So this guest blog is a little different from the others we have had on ‘The Sports Physio’ in that it’s from an anonymous writer who despite being open and honest with me via email wishes to remain incognito due to some fears that they can not trust you lot not to go running to their employeers and tell tales. Now I would not normally allow an anonymous blogger onto my website, but due to the subject and content they cover, I think this needs to be published and discussed.
In this blog we get to hear the unreserved thoughts of a very newly qualified physio working in the private sector and their experiences. There are many things in this blog that I can relate too having worked in the private sector for many years, and think the points raised are important for other physios and their employers to hear and learn from. So with out further ado, here is ‘anon’ with what new physios can expect from working in the private sector.
Thoughts of a new physiotherapist in the private sector: Manual therapy, madness, whiplash and more…
I am a recent physiotherapy graduate working in the private musculoskeletal sector and Adam has kindly let me write a guest post here today anonymously so I can share my thoughts on what it’s been like so far, and hopefully provide some insight for current students and other recent graduates who are still trying to decide if this route is for them. I’m also hoping that it might be a good read for private physio employers, as more and more of them are taking on physios straight from uni. Obviously, these are just my experiences and I am working right in the centre of London, so may not be representative of the sector as a whole throughout the country.
What’s it like to go straight into the private sector?
First of all you should be prepared for 90% of the NHS physios you meet to tell you that you need to do your rotations and that you won’t be an effective/safe physio without doing two years of band 5 inpatient and community work. This is bollocks – they are mostly saying this because it’s what they did.
They will also cast aspersions on your moral character, suggesting that you are an awful profiteer for wanting to go into the private sector. This is also bollocks as the salaries aren’t massively more at this level and some even less than the NHS – if you really are after the big bucks at the expense of all else, you’re in the wrong profession and you should retrain as a chiropractor (apologies to Greg Lehman)
If you go into the private sector expecting to treat a range of fascinating conditions and to work with lots of elite athletes, then you will probably be disappointed too. Since the rise of the medico-legal industry, numerous companies have expanded greatly or been set up entirely because of the influx of whiplash patients. This means that in many companies you’ll be seeing a lot of neck complaints, as well as a few crash-for-cash fakers (although not as many as I was expecting). With that in mind, here are some bits of advice.
1) Research different companies and ask tough questions
Private physiotherapy companies vary considerably, from the small sole-trader to the much larger national and regional businesses with dozens of clinics. Based on my experience and those of others I have spoken to, the larger companies can offer a bit more structure and resources in terms of things like CPD and HR, but they will tend to hammer you with pretty punishing schedules. I have heard of numerous cases of people working for some companies where they can see up to 20 patients in a day with no admin breaks to do the medico-legal paperwork and with minimal support. NHS outpatient clinics are getting more and more pressurised as well, but at least there are other people around and you will have a Band 6 to keep an eye on you if you need it. There are also some large-ish companies that run NHS contracts which seem to have an ethos which is a mixture between private and public.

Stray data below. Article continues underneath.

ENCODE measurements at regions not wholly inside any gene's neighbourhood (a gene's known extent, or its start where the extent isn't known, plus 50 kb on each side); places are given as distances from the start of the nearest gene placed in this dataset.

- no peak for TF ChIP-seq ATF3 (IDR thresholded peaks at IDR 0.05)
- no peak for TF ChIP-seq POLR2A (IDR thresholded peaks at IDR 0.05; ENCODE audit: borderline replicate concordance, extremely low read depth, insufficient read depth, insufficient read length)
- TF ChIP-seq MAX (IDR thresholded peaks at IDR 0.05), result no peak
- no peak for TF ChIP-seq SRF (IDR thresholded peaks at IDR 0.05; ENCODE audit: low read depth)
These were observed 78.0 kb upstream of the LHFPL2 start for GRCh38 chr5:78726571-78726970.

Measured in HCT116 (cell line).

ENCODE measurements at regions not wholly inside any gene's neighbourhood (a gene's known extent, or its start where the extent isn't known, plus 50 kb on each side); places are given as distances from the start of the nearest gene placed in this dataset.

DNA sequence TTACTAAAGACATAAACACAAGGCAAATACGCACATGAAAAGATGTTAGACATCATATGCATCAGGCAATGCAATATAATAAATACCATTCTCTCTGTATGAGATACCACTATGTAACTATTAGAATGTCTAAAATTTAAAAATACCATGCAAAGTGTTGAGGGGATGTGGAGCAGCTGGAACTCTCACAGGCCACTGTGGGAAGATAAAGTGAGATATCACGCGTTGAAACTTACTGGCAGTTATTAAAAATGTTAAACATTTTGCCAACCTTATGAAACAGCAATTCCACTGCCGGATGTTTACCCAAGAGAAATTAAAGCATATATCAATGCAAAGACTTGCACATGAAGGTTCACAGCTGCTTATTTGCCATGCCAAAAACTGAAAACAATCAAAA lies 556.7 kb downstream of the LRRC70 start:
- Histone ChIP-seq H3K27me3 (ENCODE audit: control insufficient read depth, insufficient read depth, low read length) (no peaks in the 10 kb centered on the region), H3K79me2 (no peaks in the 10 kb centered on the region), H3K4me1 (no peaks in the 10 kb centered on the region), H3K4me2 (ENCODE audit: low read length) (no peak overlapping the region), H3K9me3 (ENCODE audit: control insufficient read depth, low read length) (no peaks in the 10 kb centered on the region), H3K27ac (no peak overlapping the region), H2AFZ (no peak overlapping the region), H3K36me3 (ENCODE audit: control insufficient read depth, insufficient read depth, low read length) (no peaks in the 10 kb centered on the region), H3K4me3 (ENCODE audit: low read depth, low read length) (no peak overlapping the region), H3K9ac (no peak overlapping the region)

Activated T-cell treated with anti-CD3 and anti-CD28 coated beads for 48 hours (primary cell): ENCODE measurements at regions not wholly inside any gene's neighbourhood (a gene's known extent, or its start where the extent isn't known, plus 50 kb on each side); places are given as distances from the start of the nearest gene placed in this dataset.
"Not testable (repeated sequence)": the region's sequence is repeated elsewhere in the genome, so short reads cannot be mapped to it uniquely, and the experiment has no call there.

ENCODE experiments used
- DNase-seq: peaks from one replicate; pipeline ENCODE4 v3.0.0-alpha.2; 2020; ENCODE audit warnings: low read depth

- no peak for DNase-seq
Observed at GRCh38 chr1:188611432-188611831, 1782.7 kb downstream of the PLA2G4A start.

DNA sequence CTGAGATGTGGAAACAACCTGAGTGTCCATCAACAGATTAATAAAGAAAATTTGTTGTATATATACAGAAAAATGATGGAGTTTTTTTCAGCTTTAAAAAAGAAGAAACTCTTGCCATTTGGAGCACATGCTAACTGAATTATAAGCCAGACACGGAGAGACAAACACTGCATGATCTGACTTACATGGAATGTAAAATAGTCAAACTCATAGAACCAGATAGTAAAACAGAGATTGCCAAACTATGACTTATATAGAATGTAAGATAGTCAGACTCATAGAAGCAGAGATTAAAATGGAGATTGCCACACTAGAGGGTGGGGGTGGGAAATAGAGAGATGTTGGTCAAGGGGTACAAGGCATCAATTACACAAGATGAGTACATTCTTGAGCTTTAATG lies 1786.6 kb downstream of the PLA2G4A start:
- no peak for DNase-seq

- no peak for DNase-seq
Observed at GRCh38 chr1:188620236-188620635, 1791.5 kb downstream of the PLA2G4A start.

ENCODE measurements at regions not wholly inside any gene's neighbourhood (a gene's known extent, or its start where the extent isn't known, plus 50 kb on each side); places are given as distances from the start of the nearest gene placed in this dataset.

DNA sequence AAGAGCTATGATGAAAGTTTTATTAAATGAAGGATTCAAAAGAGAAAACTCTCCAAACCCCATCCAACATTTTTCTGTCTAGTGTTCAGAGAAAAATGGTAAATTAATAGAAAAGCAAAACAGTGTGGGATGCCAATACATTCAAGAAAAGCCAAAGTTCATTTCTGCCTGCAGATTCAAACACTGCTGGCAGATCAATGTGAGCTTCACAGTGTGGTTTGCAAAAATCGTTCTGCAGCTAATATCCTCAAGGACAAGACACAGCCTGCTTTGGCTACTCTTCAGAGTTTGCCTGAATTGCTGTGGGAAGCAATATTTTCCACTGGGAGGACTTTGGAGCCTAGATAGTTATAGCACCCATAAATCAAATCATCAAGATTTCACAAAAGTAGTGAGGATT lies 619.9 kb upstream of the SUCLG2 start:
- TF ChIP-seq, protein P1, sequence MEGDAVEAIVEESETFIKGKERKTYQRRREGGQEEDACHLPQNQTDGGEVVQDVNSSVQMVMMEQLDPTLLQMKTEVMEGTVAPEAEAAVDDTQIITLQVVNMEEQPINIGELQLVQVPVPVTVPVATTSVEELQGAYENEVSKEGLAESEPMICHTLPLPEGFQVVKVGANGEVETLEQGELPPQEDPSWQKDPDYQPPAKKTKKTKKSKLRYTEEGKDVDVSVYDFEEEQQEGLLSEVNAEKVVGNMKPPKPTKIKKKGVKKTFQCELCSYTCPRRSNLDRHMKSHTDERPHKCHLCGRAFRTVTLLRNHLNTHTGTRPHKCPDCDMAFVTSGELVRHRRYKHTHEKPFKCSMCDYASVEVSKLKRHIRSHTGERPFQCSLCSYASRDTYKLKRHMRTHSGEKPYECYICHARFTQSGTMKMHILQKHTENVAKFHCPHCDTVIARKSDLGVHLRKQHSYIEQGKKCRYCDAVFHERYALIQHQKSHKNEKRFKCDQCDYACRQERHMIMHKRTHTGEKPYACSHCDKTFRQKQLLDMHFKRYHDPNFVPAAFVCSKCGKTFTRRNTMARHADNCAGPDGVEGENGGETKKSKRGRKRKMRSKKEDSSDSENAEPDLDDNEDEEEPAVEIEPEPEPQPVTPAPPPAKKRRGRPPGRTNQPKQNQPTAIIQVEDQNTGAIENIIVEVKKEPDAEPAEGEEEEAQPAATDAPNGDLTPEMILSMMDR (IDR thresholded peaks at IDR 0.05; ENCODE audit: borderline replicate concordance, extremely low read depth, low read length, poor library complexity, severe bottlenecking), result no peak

Smaller physio companies tend to be a bit more relaxed with their schedules and might offer the benefit of a more intimate clinic environment where there are a couple of senior physios around in the clinic that you can bounce ideas off. However, a lot of the smaller ones can’t afford to pay a particularly good salary and might offer to hire you on a self-employed basis where you get a cut of each patient you see (typically 50%). If you’re really motivated then this can be quite lucrative but when you’re first starting out you might want to think twice about it.
A good way to get a feel for things is to approach various companies that you like the look of and ask if you can do some shadowing – a lot of places are quite flexible with this, especially if you’re still a student. This can also be a good way of getting an interview or an even an outright job offer; I actually got my job off the back of some shadowing that I arranged through a uni friend in the year above, so networking does pay.
Some good questions to ask at interview are:
• What will my caseload be like in terms of appointments per week?
• What is the make-up of patients in terms of the medico-legal : private ratio?
• Will I be given time to do admin?
• Will I be given time to do my own CPD?
• Is there a CPD budget for courses etc?
• Will I be expected to work autonomously?
• Will there be onsite/remote support in the form of a mentor/senior physio?